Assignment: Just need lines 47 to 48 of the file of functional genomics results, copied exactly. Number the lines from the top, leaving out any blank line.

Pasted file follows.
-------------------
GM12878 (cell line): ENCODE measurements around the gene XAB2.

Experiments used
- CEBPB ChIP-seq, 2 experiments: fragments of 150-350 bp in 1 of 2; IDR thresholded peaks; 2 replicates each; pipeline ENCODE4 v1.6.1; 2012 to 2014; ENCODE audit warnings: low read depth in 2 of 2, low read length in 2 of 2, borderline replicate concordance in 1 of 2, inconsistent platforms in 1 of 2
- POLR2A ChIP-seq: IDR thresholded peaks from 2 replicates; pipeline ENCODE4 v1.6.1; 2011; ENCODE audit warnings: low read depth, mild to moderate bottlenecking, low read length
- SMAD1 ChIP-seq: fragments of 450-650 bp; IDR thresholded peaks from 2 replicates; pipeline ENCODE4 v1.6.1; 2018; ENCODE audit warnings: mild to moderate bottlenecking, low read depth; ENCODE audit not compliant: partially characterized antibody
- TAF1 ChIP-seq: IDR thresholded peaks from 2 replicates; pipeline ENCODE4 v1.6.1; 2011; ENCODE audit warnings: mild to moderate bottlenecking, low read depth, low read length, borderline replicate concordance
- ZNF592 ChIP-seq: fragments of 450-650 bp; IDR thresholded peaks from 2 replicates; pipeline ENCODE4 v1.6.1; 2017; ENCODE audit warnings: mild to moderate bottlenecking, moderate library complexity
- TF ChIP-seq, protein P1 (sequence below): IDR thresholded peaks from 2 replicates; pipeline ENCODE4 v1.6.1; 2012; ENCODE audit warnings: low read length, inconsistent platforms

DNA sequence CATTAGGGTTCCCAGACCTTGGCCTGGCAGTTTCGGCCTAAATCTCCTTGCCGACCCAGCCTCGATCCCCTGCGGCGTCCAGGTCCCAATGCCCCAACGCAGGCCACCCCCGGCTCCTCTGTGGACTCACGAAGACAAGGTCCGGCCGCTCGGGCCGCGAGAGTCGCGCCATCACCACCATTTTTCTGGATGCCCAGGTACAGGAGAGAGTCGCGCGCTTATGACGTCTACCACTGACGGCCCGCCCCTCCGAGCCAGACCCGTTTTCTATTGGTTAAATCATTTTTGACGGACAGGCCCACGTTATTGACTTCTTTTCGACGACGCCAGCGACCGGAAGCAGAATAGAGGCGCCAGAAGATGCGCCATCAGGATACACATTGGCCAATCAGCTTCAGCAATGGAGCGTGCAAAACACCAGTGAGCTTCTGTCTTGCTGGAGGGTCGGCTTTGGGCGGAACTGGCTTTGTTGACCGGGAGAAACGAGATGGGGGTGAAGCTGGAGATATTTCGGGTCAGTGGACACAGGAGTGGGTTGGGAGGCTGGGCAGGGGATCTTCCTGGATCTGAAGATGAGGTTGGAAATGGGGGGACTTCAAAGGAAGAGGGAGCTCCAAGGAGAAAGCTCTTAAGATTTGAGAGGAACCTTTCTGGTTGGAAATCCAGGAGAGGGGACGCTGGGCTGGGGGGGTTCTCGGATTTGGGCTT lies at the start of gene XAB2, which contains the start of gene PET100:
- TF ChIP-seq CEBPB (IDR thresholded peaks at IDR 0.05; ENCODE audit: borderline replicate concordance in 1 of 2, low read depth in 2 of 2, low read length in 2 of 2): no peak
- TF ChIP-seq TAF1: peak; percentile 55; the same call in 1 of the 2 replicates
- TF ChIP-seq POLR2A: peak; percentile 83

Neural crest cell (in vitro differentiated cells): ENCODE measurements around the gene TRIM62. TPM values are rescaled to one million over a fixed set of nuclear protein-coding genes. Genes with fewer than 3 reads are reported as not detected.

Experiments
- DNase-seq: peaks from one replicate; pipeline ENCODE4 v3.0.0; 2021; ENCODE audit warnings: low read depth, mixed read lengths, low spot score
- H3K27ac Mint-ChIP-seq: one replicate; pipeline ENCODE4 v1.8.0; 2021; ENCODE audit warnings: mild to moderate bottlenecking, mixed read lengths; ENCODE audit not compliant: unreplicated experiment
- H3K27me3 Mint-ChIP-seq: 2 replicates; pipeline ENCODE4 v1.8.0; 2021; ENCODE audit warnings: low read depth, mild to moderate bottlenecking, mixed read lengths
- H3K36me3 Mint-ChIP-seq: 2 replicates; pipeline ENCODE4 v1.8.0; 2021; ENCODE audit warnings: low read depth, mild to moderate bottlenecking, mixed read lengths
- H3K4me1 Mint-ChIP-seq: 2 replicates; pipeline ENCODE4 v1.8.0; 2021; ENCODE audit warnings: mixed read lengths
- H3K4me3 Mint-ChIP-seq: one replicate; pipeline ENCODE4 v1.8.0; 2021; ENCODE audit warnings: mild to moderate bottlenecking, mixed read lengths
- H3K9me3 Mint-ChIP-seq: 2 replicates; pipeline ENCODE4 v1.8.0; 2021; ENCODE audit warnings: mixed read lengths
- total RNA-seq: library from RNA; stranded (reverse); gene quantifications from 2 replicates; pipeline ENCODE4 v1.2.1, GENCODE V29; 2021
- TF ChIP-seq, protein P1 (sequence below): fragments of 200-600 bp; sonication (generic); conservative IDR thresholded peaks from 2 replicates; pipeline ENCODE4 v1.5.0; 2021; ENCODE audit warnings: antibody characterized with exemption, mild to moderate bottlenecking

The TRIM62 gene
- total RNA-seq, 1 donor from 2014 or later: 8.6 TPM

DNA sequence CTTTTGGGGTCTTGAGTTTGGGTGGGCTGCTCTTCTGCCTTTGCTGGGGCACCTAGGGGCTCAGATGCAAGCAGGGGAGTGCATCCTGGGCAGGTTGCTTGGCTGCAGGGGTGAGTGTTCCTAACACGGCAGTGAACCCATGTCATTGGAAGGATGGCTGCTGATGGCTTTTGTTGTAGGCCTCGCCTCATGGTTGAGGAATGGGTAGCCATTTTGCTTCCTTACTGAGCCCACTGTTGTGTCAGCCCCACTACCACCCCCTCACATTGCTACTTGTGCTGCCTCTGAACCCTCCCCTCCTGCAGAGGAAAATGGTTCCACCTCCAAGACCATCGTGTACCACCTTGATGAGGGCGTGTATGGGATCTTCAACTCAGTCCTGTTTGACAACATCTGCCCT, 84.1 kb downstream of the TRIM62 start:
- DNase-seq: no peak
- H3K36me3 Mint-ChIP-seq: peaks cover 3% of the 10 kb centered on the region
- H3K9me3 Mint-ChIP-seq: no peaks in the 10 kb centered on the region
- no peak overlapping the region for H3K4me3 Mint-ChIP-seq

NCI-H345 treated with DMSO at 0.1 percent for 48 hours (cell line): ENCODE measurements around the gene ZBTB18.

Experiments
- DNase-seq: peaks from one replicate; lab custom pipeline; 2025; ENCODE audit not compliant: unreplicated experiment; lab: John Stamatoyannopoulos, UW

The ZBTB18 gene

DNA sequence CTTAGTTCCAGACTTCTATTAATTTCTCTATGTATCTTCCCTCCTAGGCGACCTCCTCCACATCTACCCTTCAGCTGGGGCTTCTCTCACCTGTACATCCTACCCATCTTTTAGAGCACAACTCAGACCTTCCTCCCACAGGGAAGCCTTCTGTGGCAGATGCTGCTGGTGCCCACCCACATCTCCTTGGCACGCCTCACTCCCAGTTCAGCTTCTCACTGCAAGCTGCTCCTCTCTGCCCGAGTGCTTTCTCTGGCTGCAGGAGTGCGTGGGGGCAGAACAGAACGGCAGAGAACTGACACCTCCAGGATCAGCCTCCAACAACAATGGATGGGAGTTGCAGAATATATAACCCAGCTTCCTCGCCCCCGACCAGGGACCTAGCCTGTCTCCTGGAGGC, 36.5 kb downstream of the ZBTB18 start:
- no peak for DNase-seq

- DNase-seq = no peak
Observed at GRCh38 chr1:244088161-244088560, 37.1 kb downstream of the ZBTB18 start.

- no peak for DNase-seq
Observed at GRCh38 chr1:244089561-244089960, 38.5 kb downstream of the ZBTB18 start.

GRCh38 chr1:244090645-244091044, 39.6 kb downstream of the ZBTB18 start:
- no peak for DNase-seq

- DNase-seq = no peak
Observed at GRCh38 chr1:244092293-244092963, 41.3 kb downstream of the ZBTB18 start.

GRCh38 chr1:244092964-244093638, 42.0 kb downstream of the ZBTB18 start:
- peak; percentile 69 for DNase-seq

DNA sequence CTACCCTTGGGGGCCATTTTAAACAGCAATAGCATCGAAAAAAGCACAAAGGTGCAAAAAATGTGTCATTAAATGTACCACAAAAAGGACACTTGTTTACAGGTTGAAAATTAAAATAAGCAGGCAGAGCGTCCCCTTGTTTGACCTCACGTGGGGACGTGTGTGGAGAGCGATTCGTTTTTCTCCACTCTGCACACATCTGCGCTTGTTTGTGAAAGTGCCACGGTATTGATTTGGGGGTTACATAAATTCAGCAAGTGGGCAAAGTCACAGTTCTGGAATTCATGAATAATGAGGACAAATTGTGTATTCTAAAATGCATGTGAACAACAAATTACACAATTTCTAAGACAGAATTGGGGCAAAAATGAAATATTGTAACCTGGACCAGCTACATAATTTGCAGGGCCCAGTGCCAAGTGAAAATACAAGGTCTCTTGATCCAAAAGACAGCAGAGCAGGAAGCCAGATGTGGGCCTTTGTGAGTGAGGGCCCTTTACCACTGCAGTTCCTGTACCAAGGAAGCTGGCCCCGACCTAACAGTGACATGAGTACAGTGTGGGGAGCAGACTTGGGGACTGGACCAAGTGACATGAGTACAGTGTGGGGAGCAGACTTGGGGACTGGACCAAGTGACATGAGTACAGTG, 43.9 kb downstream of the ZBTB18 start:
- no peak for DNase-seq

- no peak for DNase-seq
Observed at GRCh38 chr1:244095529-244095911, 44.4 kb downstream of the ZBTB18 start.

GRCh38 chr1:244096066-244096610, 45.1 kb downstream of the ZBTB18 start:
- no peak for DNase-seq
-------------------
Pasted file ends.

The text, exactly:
DNA sequence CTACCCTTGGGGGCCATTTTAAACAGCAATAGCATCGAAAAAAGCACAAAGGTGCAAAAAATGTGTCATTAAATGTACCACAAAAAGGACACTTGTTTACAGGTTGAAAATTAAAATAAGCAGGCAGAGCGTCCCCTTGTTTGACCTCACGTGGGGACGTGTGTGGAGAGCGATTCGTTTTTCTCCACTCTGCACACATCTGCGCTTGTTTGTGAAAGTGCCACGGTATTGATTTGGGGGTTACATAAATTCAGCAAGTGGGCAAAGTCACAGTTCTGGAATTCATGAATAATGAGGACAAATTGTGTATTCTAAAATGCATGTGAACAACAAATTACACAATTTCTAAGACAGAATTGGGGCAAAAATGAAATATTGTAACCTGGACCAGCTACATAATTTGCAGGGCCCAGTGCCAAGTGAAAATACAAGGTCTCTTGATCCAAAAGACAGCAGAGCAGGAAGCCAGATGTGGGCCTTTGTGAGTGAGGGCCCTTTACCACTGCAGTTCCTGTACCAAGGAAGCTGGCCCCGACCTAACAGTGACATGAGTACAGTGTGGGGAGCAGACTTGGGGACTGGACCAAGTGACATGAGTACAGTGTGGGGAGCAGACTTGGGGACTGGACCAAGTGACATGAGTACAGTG, 43.9 kb downstream of the ZBTB18 start:
- no peak for DNase-seq